Back to the paying heed. Someone organized a peaceful march upcountry calling on the opponents to stand down, and much to everyone's amazement, several hundred red shirts showed up. (Don't know about the other groups.)

Not that all's sweetness and light, mind you. Some time back, the government closed down a pro-Thaksin radio station. And in the aftermath of the fiasco of the aborted ASEAN summit last month, from which several heads of state had to be airlifted out by helicopter, two senior police officials were transferred. And just today comes the news that the governor of Chonburi Province (in which Pattaya is located) has been transferred to a smaller province nearby, also for failing to control the red-shirt demonstrators who stormed the ASEAN venue and forced the summit's cancellation.

(Certainly, life around Washington Square/Queen's Park Plaza flows serenely along, if with business off some, partly, presumably, because this is the low season and partly, equally presumably, because of the strife. If I never looked at television or read the papers, I wouldn't have a clue there IS any problem. And that's widely true, except for anyone who happens to stumble into the midst of some civil disorder.)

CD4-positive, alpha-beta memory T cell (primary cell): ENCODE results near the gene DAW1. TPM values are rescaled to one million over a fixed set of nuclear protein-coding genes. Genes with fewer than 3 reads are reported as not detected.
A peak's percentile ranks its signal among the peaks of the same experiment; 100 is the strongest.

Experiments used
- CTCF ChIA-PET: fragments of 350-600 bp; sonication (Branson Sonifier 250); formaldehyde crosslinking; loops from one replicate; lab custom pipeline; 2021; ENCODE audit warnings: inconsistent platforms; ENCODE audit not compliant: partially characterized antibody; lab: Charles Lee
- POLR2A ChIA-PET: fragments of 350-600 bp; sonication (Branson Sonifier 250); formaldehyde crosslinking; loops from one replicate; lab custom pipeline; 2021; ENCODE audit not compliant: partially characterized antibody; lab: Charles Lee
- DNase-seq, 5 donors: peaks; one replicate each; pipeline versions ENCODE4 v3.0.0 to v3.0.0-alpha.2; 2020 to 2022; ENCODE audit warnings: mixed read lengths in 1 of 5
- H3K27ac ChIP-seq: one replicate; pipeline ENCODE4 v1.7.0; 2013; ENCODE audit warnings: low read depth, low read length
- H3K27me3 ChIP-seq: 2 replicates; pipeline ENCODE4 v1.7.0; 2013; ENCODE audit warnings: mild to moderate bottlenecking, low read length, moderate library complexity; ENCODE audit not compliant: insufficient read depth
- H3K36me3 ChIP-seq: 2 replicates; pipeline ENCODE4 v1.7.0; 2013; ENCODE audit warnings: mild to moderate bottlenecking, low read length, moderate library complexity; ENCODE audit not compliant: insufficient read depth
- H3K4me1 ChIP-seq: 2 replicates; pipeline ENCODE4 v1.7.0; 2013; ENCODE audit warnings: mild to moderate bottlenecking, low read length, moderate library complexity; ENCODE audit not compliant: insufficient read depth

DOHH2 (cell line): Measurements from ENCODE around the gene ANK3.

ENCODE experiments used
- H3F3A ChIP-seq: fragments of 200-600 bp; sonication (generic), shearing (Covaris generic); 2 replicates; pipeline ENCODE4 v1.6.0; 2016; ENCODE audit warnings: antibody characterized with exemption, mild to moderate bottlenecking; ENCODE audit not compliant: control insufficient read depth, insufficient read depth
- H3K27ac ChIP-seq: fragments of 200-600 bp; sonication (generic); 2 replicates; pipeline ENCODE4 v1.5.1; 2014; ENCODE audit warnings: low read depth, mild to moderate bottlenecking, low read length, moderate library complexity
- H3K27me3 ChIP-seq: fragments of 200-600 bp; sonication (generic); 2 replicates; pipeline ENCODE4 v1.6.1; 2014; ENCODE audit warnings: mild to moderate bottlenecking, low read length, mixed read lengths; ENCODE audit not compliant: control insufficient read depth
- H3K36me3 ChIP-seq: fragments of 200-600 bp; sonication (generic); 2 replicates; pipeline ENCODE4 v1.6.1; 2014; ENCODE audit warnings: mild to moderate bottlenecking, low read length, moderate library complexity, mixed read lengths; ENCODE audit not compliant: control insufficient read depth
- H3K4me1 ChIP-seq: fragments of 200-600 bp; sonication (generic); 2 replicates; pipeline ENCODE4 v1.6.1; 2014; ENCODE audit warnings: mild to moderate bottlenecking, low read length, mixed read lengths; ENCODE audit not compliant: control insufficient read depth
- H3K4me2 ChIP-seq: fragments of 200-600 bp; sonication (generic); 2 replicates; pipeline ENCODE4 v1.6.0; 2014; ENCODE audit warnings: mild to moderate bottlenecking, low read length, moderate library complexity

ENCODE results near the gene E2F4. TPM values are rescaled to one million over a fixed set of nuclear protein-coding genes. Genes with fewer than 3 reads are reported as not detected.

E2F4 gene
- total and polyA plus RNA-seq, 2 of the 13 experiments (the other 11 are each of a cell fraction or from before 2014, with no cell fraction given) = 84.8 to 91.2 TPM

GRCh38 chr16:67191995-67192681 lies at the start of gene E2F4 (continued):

I'm gonna irk foreign ministries of other countries should any of their staff read this next observation, but I've come to take their announcements with a rather large grain of salt. Much of the advice is common sense; how many of us really need to be told to avoid areas with large crowds that are potentially violent, for example? Further, in my 15 years here, not once has anyone from the embassy ever contacted me by phone, as I understood would be the case should something really heavy come up, I understood when I first registered. I didn't even get a call after the coup (though I did get group e-mails, to be fair). I didn't even get a call when there were bombings and shootings less than three blocks from my home, events of which I was, happily, oblivious while they were occurring. Yes, there's a strong argument for saying my safety is my responsibility. There's also a strong argument for saying an embassy should not tell its nationals they're going to keep said nationals in the know when they in fact do not. Not in a very timely way, anyway. An e-mail many hours after a bombing isn't very helpful, is it? Not, I hasten to add, that I was ever in even the slightest danger.